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Ramos v. Colvin

United States District Court, D. Oregon

February 23, 2015

ADOLFO RAMOS, Plaintiff,
CAROLYN W. COLVIN, Acting Commissioner of the Social Security Administration, Defendant.


MICHAEL J. McSHANE, District Judge.

Plaintiff Adolfo Ramos brings this action for judicial review of a final decision of the Commissioner of Social Security denying his application for disability insurance benefits (DIB) under Title II of the Social Security Act. This Court has jurisdiction under 42 U.S.C. §§ 405(g) and 1383(c)(3). The issue before this Court is whether the Administrative Law Judge (ALJ) erred by including more restrictive limitations in his written residual functional capacity findings (RFC1) than in the hypothetical question (RFC2) posed to the vocational expert (VE).[1] Because the record is too ambiguous to credit either RFC1 or RFC2, the Commissioner's decision is REVERSED and this matter is REMANDED for further proceedings.


Plaintiff applied for DIB on March 2, 2010, alleging disability since June 23, 2009. Tr. 28, 174-180. This claim was denied initially and upon reconsideration. Tr. 28, 84-92, 94-101. Plaintiff timely requested a hearing before an ALJ, and appeared before the Honorable Paul G. Robeck on December 16, 2011. Tr. 28, 42-83. ALJ Robeck denied plaintiff's claim by a written decision dated January 6, 2012. Tr. 28-35. Plaintiff sought review from the Appeals Council, which was subsequently denied, thus rendering the ALJ's decision final. Tr. 1-3. Plaintiff now seeks judicial review.

Plaintiff, born on February 14, 1957, tr. 48, 174, completed the second grade in Mexico, tr. 64, 205, and worked most recently for Warn Industries as an assembly worker (2001-2009), tr. 71, 192. Plaintiff was fifty-two at the time of alleged disability onset, and fifty-four at the time of his hearing. See tr. 48, 174.[2] Plaintiff alleges disability due to: a herniated lumbar disk; osteoarthritic right knee; migraine headaches; depression; suicidal ideation; and a left-eye pterygium with reduced vision, chronic irritation and redness. Pl.'s Br. 3, ECF No. 15.


The reviewing court shall affirm the Commissioner's decision if the decision is based on proper legal standards and the legal findings are supported by substantial evidence on the record. See 42 U.S.C. § 405(g); Batson v. Comm'r of Soc. Sec. Admin., 359 F.3d 1190, 1193 (9th Cir. 2004). To determine whether substantial evidence exists, this Court reviews the administrative record as a whole, weighing both the evidence that supports and that which detracts from the ALJ's conclusion. Martinez v. Heckler, 807 F.2d 771, 772 (9th Cir. 1986).


The Social Security Administration utilizes a five step sequential evaluation to determine whether a claimant is disabled. 20 C.F.R. §§ 404.1520, 416.920. The initial burden of proof rests upon the claimant to meet the first four steps. If a claimant satisfies his or her burden with respect to the first four steps, the burden shifts to the Commissioner for step five. 20 C.F.R. § 404.1520. At step five, the Commissioner's burden is to demonstrate that the claimant is capable of making an adjustment to other work after considering the claimant's RFC, age, education, and work experience. Id.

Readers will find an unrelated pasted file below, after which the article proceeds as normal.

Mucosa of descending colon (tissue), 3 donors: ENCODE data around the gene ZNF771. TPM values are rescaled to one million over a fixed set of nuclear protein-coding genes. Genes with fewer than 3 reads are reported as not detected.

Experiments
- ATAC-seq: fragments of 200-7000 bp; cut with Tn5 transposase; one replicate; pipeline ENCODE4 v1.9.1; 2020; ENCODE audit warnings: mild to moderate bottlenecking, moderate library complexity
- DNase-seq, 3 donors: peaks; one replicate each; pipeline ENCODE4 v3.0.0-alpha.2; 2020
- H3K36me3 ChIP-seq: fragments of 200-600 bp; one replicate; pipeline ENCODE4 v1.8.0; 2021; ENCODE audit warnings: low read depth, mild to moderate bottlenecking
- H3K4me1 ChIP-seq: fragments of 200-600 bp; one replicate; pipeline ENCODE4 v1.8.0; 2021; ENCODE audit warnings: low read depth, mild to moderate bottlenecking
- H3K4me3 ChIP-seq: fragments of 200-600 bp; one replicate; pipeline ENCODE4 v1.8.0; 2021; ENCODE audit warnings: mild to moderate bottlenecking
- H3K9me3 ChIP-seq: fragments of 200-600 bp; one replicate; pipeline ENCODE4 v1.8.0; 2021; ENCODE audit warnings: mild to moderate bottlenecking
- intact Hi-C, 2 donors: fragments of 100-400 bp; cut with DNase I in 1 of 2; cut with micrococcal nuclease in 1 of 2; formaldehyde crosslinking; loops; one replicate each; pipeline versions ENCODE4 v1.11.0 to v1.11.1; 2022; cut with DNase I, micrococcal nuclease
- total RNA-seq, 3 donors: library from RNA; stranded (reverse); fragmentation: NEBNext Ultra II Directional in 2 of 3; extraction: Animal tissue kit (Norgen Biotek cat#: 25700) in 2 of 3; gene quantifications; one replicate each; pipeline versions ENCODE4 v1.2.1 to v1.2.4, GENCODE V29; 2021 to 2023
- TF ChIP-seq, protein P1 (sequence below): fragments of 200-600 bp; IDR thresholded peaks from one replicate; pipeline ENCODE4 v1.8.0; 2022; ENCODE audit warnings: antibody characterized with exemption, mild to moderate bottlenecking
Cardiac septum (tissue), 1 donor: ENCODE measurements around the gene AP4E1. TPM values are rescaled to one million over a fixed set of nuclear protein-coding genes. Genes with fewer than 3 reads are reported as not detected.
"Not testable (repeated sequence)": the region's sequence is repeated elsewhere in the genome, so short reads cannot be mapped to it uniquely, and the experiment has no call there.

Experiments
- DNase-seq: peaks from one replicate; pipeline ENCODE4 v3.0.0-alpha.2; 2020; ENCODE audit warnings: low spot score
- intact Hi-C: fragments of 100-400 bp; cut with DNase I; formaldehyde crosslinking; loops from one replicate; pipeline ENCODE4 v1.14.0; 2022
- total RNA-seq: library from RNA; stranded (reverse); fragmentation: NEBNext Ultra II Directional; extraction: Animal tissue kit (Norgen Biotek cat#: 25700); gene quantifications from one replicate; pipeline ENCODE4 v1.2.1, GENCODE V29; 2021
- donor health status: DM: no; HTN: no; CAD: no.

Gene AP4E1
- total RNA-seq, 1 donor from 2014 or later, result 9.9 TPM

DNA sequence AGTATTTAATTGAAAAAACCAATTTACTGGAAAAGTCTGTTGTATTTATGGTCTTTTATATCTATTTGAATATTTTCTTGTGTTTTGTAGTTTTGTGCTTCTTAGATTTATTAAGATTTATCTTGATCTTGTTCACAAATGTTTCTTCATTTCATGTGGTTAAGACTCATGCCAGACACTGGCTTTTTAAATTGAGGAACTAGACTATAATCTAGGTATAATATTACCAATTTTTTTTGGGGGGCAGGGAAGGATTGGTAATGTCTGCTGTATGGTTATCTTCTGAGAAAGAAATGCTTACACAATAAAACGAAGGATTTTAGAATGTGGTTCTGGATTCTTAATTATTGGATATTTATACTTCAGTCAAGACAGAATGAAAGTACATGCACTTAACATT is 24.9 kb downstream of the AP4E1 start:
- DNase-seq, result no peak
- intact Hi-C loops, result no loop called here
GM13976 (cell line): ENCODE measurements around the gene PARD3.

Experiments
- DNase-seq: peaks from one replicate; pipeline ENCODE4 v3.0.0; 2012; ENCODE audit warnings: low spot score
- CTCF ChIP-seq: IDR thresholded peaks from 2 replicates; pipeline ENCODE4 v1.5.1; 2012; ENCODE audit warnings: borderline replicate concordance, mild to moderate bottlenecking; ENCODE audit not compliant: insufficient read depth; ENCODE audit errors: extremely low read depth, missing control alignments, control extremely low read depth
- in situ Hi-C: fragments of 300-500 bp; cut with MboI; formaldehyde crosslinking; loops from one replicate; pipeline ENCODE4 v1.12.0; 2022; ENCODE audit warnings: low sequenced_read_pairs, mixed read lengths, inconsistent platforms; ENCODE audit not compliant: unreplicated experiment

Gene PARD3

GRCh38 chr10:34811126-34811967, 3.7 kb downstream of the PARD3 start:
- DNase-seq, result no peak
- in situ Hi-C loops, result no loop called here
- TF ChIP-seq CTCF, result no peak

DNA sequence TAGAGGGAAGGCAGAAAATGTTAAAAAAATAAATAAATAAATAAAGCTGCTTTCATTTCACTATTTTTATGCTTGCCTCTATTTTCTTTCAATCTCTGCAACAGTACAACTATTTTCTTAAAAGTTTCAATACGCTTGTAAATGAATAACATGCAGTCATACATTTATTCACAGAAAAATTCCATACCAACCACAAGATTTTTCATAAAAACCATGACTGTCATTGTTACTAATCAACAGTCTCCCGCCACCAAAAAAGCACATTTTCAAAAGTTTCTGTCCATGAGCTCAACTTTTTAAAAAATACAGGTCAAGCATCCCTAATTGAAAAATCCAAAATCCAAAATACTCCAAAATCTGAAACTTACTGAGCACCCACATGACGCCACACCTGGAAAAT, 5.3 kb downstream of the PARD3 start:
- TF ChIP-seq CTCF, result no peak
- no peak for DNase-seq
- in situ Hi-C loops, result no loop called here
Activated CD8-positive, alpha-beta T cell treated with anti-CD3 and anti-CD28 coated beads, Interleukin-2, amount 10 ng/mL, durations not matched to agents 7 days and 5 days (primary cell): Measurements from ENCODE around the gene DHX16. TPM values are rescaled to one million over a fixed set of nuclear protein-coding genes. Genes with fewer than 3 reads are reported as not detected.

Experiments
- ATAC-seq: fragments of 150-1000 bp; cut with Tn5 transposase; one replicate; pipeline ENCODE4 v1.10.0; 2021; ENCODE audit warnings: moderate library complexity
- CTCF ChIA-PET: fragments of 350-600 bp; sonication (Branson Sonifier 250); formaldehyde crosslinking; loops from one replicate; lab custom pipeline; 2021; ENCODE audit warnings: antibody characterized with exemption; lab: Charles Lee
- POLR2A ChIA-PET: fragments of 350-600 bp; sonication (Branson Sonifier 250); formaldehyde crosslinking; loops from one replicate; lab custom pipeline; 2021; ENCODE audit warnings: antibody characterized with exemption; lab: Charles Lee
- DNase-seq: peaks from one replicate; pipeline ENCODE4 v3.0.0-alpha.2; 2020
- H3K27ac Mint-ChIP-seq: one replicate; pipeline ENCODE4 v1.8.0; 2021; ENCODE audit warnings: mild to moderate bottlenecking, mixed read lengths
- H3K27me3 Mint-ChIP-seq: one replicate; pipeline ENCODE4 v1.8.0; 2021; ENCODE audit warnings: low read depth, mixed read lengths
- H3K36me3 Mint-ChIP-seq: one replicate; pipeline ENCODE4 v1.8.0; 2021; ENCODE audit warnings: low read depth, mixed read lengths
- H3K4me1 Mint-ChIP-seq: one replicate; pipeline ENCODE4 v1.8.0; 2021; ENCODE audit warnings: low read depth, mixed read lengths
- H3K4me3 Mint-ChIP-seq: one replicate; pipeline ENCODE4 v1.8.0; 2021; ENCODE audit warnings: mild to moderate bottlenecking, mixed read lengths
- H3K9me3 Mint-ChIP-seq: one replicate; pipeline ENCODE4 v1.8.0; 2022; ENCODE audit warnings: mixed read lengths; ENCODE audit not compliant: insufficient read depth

Plaintiff contends that he is unable to perform his past relevant work as an assembly worker (DOT § 806.684-010) under RFC1 because he is presumptively disabled under the Medical Vocational Guidelines (the Grids). See Pl.'s Reply Br. 1-4, ECF No. 24. In response, defendant contends that RFC1 was the result of a scrivener's error and that the ALJ intended to adopt the less restrictive RFC2 proposed during the administrative hearing. Def.'s Br. 4, ECF No. 20. This Court looks to the record.

The ALJ, in RFC1, found "that the claimant has the [RFC] to perform light work as defined in 20 CFR 404.1567(b) except the claimant can lift up to ten pounds. " Tr. 31 (emphasis added). In making this determination, the ALJ explicitly relied on the opinions of Drs. Cowan and Kehrli. See tr. 33-34.

Dr. Cowan conducted a thirty-minute examination of plaintiff on May 26, 2010. See tr. 285-289. As a result of that examination, Dr. Cowan restricted plaintiff to lifting or carrying 10 pounds frequently and 20 pounds occasionally. Tr. 289. On October 13, 2010, Dr. Kehrli, a nonexamining agency consultant, affirmed this restriction but added additional exertional and postural limitations.[3] See also tr. 90-91 (On June 11, 2010, Dr. Alley articulated an RFC identical to that of Dr. Kehrli.). The ALJ, having considered both opinions, accorded more weight to Dr. Cowan's opinion and explained:

Dr. Kehrli reviewed the record and proffered an opinion that is generally consistent with the objective medical evidence. While I do not believe the objective medical evidence warrants all of the limitations proposed by Dr. Kehrli, the [RFC] finding nevertheless incorporates elements of his assessment. Accordingly, I afford significant ...

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